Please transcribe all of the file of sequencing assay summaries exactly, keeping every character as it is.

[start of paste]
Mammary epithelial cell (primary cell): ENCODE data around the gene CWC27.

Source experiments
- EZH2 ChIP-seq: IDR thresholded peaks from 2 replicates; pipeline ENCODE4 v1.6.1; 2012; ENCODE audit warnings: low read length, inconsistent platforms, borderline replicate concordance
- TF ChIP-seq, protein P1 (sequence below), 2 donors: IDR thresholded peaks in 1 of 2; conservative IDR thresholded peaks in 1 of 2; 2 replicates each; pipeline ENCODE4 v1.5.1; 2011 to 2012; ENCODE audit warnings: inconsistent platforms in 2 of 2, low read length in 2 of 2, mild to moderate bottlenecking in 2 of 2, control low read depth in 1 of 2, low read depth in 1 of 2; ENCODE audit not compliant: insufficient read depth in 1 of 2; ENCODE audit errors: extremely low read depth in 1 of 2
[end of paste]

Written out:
Mammary epithelial cell (primary cell): ENCODE data around the gene CWC27.

Source experiments
- EZH2 ChIP-seq: IDR thresholded peaks from 2 replicates; pipeline ENCODE4 v1.6.1; 2012; ENCODE audit warnings: low read length, inconsistent platforms, borderline replicate concordance
- TF ChIP-seq, protein P1 (sequence below), 2 donors: IDR thresholded peaks in 1 of 2; conservative IDR thresholded peaks in 1 of 2; 2 replicates each; pipeline ENCODE4 v1.5.1; 2011 to 2012; ENCODE audit warnings: inconsistent platforms in 2 of 2, low read length in 2 of 2, mild to moderate bottlenecking in 2 of 2, control low read depth in 1 of 2, low read depth in 1 of 2; ENCODE audit not compliant: insufficient read depth in 1 of 2; ENCODE audit errors: extremely low read depth in 1 of 2